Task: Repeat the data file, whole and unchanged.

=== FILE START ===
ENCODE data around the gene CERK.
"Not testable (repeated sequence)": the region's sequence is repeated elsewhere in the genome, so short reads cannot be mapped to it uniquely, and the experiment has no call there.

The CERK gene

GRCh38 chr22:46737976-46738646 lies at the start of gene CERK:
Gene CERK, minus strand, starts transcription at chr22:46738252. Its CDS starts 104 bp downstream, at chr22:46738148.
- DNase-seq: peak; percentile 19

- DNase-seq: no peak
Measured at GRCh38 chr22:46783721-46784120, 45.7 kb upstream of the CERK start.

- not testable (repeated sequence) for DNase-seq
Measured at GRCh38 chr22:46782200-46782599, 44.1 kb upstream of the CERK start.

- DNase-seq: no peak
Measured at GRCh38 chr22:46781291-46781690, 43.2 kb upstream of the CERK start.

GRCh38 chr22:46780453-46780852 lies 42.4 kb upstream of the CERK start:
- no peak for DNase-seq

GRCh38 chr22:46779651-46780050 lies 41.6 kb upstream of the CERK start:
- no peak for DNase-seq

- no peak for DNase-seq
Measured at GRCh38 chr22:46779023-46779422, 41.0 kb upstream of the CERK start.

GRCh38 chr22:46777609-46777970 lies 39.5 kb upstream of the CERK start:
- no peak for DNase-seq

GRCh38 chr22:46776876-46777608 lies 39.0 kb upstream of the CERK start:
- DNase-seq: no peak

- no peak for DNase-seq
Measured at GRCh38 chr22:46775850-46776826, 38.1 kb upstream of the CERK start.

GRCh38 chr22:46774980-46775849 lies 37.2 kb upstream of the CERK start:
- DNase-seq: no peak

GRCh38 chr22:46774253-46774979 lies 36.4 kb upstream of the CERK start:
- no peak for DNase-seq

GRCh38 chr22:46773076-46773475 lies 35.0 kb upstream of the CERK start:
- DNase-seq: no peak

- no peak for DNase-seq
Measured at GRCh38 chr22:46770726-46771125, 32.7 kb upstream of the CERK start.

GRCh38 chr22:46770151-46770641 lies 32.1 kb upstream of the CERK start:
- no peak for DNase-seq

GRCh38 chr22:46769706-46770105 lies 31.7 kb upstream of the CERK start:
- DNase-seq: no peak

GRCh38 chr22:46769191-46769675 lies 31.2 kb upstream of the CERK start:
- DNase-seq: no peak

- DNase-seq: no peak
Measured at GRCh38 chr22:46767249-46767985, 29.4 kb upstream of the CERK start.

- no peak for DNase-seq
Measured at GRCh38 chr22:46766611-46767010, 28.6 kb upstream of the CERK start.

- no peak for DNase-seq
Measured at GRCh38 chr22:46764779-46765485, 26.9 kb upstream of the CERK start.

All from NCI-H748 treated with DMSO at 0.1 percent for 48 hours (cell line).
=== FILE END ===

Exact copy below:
ENCODE data around the gene CERK.
"Not testable (repeated sequence)": the region's sequence is repeated elsewhere in the genome, so short reads cannot be mapped to it uniquely, and the experiment has no call there.

The CERK gene

GRCh38 chr22:46737976-46738646 lies at the start of gene CERK:
Gene CERK, minus strand, starts transcription at chr22:46738252. Its CDS starts 104 bp downstream, at chr22:46738148.
- DNase-seq: peak; percentile 19

- DNase-seq: no peak
Measured at GRCh38 chr22:46783721-46784120, 45.7 kb upstream of the CERK start.

- not testable (repeated sequence) for DNase-seq
Measured at GRCh38 chr22:46782200-46782599, 44.1 kb upstream of the CERK start.

- DNase-seq: no peak
Measured at GRCh38 chr22:46781291-46781690, 43.2 kb upstream of the CERK start.

GRCh38 chr22:46780453-46780852 lies 42.4 kb upstream of the CERK start:
- no peak for DNase-seq

GRCh38 chr22:46779651-46780050 lies 41.6 kb upstream of the CERK start:
- no peak for DNase-seq

- no peak for DNase-seq
Measured at GRCh38 chr22:46779023-46779422, 41.0 kb upstream of the CERK start.

GRCh38 chr22:46777609-46777970 lies 39.5 kb upstream of the CERK start:
- no peak for DNase-seq

GRCh38 chr22:46776876-46777608 lies 39.0 kb upstream of the CERK start:
- DNase-seq: no peak

- no peak for DNase-seq
Measured at GRCh38 chr22:46775850-46776826, 38.1 kb upstream of the CERK start.

GRCh38 chr22:46774980-46775849 lies 37.2 kb upstream of the CERK start:
- DNase-seq: no peak

GRCh38 chr22:46774253-46774979 lies 36.4 kb upstream of the CERK start:
- no peak for DNase-seq

GRCh38 chr22:46773076-46773475 lies 35.0 kb upstream of the CERK start:
- DNase-seq: no peak

- no peak for DNase-seq
Measured at GRCh38 chr22:46770726-46771125, 32.7 kb upstream of the CERK start.

GRCh38 chr22:46770151-46770641 lies 32.1 kb upstream of the CERK start:
- no peak for DNase-seq

GRCh38 chr22:46769706-46770105 lies 31.7 kb upstream of the CERK start:
- DNase-seq: no peak

GRCh38 chr22:46769191-46769675 lies 31.2 kb upstream of the CERK start:
- DNase-seq: no peak

- DNase-seq: no peak
Measured at GRCh38 chr22:46767249-46767985, 29.4 kb upstream of the CERK start.

- no peak for DNase-seq
Measured at GRCh38 chr22:46766611-46767010, 28.6 kb upstream of the CERK start.

- no peak for DNase-seq
Measured at GRCh38 chr22:46764779-46765485, 26.9 kb upstream of the CERK start.

All from NCI-H748 treated with DMSO at 0.1 percent for 48 hours (cell line).